“Things are always moving and always changing, right?” said Pospisil, who is making a successful return from back surgery. “Right now, Canada is in the best place it’s been in tennis history.”
That is undeniable. In September, 19-year-old Bianca Andreescu became the first Canadian to win a grand slam singles title, defeating Serena Williams in the US Open women’s final.
Shapovalov, 20, and his compatriot Felix Auger-Aliassime, 19, who has yet to play in Madrid because of an injury, are in the top 25 of the men’s rankings.
“I imagine we’re going to have quite a few battles with them over the years,” said Mardy Fish, the US captain, who never faced Canada in a Davis Cup because the two countries rarely played in the same Davis Cup division during his career.
The United States must now defeat Italy on Wednesday to have any chance of advancing to the final eight. After being pared down from six groups of three teams, the quarter-final lineup will be made up of the six group winners and the two second-place teams with the best records.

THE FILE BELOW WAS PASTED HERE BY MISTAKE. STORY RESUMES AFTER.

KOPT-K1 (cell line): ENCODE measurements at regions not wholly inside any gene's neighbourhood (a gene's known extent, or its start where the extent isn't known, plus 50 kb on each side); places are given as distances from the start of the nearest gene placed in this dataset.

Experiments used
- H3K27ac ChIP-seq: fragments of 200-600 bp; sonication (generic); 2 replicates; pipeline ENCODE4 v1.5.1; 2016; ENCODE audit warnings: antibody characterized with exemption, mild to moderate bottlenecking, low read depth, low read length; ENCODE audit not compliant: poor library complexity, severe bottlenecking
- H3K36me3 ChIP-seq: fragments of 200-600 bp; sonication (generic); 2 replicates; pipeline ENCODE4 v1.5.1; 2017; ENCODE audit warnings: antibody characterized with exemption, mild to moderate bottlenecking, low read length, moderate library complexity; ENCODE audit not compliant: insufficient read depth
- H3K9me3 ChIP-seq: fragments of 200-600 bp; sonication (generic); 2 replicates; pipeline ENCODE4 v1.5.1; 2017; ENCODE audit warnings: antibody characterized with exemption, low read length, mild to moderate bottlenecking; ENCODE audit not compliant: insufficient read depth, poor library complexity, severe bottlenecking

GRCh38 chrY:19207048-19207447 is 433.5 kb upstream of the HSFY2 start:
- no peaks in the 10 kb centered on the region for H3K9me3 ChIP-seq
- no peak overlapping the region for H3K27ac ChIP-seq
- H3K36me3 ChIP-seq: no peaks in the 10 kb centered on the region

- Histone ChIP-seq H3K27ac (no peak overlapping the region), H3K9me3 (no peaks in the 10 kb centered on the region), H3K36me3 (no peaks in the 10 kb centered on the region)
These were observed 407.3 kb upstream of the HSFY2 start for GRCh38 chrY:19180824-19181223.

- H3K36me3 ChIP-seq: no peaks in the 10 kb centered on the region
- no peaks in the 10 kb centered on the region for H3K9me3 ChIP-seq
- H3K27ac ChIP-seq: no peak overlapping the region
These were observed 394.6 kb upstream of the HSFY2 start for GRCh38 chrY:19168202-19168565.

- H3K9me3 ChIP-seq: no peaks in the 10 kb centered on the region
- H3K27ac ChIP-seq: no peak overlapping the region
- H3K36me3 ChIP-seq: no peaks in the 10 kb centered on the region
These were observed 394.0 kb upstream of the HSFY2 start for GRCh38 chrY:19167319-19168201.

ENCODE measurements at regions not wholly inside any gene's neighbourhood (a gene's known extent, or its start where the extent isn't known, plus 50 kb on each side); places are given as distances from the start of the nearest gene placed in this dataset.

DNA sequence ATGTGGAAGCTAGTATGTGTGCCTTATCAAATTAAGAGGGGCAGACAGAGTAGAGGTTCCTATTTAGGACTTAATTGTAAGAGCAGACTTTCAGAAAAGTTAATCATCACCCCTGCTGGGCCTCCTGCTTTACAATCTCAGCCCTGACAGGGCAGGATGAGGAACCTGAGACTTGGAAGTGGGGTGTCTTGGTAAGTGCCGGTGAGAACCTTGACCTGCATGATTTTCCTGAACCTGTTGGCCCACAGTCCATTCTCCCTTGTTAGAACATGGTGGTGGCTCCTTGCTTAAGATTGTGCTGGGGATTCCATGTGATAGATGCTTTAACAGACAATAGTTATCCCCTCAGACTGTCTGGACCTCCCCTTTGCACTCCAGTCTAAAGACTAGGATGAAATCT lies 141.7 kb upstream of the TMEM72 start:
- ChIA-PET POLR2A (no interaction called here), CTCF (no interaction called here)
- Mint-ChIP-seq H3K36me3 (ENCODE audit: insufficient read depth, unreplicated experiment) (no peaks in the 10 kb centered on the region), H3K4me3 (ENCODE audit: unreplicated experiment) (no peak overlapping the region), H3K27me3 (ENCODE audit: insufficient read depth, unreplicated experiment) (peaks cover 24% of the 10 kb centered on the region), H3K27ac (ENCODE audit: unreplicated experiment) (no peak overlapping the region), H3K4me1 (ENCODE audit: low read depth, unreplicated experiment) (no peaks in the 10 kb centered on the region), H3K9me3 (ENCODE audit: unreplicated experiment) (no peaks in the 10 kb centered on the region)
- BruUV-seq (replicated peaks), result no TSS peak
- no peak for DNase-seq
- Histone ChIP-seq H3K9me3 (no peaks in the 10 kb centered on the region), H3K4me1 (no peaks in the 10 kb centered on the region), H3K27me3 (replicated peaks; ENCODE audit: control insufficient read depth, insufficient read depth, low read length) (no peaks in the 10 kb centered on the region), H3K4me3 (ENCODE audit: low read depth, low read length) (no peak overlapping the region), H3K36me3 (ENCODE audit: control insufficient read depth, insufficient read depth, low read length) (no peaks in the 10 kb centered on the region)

Getting a forfeit in the final doubles match could end up being beneficial if qualification comes down to winning percentage.
“This is the toughest group, I think, so there’s no easy match, period,” Fish said.
Playing with barely any crowd support does not make it any easier for the Americans, and Davis Cup’s new organisers have much work to do in promoting this event in the United States and elsewhere.
“When it comes down to the fans, there’s just more dedicated tennis fans in Canada,” said Fritz, a 22-year-old Californian, who, like the 22-year-old Opelka, was making his Davis Cup debut. “I’m not going to lie, the US has so many other great sports. Tennis isn’t really the focus.”
But plenty of American fans make the journey to other international tennis events, including Wimbledon, the French Open and the Australian Open.
Davis Cup, despite being founded by an American, Dwight Davis, in 1900 and despite the United States’ record 32 titles, was slipping out of the mainstream long before this format change.